An Atheist and a Christian Walk into a Bar - the review, part 4.1

Chapter 4 features one of the most critical topics in the discussion, and a major reason I am an atheist: moral facts, values, and obligations. Schieber takes the important step of noting that the view he defends, desirism, is but one of many options available to non-believers—and it's worth noting here that I do not think desirism in itself provides a satisfactory account of moral values and obligations. Rauser takes the view that our intuitions give us access to purely objective moral facts (though he concedes that our perception of said facts may be mistaken from time to time, as is the case with sensory perception). This will likely be my longest critique of any chapter in the book. I want to discuss what I see as the limitations of desirism, and flesh things out a bit with my own view of moral ontology. I want to talk about some of the strengths and limitations of Rauser's approach, particularly with regard to his implicit claim that acts themselves have an intrinsic moral dimension. And of course I want to talk about how this all involves God (or not), and its implications within the contexts of specific religious doctrines - most obviously the Christian religion to which Rauser subscribes. Accordingly, I'll divide the discussion of this chapter into two posts.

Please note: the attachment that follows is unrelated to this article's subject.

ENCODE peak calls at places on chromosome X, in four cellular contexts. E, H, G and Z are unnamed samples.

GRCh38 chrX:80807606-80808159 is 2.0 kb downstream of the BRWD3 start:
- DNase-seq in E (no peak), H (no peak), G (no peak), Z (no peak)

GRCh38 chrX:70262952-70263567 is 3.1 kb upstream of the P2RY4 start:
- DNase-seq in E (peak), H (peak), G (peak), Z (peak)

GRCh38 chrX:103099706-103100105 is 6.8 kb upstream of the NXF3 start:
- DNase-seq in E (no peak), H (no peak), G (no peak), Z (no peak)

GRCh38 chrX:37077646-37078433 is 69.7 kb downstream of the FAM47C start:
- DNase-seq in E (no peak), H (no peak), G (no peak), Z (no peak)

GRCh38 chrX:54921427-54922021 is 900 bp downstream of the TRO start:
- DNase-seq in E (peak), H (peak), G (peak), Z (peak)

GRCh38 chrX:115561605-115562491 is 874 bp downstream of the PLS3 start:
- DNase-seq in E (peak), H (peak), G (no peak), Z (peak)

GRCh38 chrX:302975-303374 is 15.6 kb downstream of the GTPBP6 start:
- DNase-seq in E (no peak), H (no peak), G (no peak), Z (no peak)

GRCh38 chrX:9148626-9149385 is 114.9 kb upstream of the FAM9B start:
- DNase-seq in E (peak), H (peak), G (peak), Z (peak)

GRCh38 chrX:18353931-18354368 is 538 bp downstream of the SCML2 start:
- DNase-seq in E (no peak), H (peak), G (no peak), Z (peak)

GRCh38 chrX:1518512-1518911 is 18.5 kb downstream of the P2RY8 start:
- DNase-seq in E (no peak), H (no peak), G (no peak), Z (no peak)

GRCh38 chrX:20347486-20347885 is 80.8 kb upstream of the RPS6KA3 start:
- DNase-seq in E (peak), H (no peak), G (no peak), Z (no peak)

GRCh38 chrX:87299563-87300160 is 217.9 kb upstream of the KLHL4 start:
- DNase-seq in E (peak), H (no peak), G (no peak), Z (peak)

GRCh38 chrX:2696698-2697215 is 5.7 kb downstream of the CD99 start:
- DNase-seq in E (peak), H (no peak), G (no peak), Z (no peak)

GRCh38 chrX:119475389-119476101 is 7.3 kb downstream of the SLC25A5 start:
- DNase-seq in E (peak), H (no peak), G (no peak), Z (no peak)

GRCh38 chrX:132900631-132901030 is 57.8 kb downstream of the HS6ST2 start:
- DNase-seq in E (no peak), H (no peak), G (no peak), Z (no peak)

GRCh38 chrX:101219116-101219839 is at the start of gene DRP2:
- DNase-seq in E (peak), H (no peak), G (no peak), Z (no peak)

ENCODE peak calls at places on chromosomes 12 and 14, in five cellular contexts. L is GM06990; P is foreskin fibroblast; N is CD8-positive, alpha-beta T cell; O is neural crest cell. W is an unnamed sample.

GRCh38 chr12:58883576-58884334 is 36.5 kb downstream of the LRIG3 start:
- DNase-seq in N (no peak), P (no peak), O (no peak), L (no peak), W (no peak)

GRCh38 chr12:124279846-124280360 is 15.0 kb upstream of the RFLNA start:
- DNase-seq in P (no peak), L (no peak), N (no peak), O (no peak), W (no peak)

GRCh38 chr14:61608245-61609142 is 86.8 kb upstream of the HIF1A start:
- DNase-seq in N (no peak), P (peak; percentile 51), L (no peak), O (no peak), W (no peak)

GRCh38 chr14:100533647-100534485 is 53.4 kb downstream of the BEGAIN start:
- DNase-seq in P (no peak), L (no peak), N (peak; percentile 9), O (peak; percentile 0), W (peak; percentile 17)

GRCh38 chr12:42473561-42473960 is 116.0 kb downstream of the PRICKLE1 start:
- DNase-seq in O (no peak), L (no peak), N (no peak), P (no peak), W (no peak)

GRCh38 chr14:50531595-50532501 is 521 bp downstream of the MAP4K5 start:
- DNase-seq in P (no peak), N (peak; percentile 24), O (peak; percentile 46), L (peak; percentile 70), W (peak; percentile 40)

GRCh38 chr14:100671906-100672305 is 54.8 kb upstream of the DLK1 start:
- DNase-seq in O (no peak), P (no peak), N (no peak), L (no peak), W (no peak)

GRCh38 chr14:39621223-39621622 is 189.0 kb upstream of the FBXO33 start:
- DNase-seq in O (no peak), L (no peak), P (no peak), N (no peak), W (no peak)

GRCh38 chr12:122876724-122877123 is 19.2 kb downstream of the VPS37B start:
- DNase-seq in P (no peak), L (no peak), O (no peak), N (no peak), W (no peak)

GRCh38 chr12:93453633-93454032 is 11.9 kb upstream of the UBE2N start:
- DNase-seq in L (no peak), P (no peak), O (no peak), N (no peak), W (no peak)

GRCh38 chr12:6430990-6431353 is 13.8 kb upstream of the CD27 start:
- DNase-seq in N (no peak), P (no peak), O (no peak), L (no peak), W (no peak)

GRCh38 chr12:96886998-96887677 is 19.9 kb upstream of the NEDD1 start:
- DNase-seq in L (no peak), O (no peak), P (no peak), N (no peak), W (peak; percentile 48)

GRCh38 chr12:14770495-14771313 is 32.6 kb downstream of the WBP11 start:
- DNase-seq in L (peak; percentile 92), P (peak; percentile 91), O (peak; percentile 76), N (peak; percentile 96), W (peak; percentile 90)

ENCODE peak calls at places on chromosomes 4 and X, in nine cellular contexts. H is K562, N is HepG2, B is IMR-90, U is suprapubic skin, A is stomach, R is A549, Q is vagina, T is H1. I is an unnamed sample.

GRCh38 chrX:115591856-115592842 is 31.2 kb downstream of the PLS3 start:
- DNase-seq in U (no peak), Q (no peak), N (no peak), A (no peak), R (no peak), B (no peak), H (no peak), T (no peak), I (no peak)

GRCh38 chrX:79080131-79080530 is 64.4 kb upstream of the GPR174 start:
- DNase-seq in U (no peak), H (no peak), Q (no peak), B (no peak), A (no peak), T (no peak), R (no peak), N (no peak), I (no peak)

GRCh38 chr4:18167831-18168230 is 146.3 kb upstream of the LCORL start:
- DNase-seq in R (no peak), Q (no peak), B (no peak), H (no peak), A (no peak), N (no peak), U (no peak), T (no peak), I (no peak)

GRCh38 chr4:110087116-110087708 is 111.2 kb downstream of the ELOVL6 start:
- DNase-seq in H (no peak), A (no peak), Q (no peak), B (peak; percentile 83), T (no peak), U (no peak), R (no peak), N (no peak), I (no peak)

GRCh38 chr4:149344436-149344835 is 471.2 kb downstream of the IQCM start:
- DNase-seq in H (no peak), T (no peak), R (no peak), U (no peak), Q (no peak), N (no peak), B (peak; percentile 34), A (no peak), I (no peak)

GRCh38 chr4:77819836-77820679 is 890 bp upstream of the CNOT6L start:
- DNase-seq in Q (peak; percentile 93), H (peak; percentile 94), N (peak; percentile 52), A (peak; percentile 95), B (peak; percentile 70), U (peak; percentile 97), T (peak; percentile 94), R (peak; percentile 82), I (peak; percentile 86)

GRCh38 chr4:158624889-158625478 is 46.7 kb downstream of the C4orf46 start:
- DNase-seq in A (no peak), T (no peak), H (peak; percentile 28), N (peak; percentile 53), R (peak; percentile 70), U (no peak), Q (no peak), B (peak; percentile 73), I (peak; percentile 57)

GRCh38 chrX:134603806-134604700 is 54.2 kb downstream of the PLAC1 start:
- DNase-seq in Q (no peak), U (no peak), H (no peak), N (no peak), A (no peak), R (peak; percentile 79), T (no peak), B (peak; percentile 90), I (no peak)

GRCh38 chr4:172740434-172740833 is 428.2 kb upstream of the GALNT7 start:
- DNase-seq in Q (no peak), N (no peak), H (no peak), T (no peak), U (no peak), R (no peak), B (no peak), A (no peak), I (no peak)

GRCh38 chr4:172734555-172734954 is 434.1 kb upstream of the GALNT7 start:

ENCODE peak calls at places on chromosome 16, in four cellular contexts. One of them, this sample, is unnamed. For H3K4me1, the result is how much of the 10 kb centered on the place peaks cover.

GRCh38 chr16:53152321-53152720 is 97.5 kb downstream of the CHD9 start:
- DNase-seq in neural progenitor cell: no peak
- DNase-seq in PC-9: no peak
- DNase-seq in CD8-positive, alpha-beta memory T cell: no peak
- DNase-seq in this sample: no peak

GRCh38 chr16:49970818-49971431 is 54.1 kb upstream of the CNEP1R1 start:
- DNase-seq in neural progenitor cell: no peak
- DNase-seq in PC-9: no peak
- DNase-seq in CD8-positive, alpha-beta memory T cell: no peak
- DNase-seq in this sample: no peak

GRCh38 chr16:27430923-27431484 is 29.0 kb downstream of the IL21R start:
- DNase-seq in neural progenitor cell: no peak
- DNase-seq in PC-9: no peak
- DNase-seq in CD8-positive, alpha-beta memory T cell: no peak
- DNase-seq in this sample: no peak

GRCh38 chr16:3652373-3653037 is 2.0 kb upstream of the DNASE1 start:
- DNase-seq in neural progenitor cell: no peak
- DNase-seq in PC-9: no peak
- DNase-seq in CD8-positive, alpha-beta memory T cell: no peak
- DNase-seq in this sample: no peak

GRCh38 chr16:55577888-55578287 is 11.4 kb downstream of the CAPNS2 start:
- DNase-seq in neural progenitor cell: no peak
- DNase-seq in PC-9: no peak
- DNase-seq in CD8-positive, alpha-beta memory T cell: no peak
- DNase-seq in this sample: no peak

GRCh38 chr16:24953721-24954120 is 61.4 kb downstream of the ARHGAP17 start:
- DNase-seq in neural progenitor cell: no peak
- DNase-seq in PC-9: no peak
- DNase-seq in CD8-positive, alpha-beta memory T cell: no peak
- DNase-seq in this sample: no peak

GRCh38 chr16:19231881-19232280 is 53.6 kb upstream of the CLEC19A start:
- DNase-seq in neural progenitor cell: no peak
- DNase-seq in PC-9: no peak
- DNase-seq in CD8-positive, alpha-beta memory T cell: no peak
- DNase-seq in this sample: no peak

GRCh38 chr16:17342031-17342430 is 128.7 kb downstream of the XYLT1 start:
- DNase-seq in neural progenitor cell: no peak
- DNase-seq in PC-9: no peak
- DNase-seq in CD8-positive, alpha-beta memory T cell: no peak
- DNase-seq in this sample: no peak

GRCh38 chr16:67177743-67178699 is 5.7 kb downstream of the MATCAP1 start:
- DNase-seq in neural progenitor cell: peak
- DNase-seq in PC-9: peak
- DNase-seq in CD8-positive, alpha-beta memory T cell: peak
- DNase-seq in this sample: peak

Desirism


Schieber takes the lead here, outlining his view of desirism: that we deem certain things "good" or "bad" depending on whether the actions to which they lead are actions we have good reasons to either promote or discourage.

Rauser attempts to undermine Schieber's thesis by correctly noting that many actions to which we ascribe moral weight are pretheoretical, in that they do not find us reasoning from premise to conclusion. Conscious desires may well have little to do with moral actions. I'd actually go so far as to suggest that the overwhelming majority of our moral actions are pretheoretical, and that most moral reasoning acts as either rationalization or condemnation of our actions after the fact. For example, behaviors that reflect a mother's instinct to nurture and protect her newborn are generally viewed as good, though it's almost certain that most mothers do not have to consciously deliberate whether such actions are morally right and/or obligatory.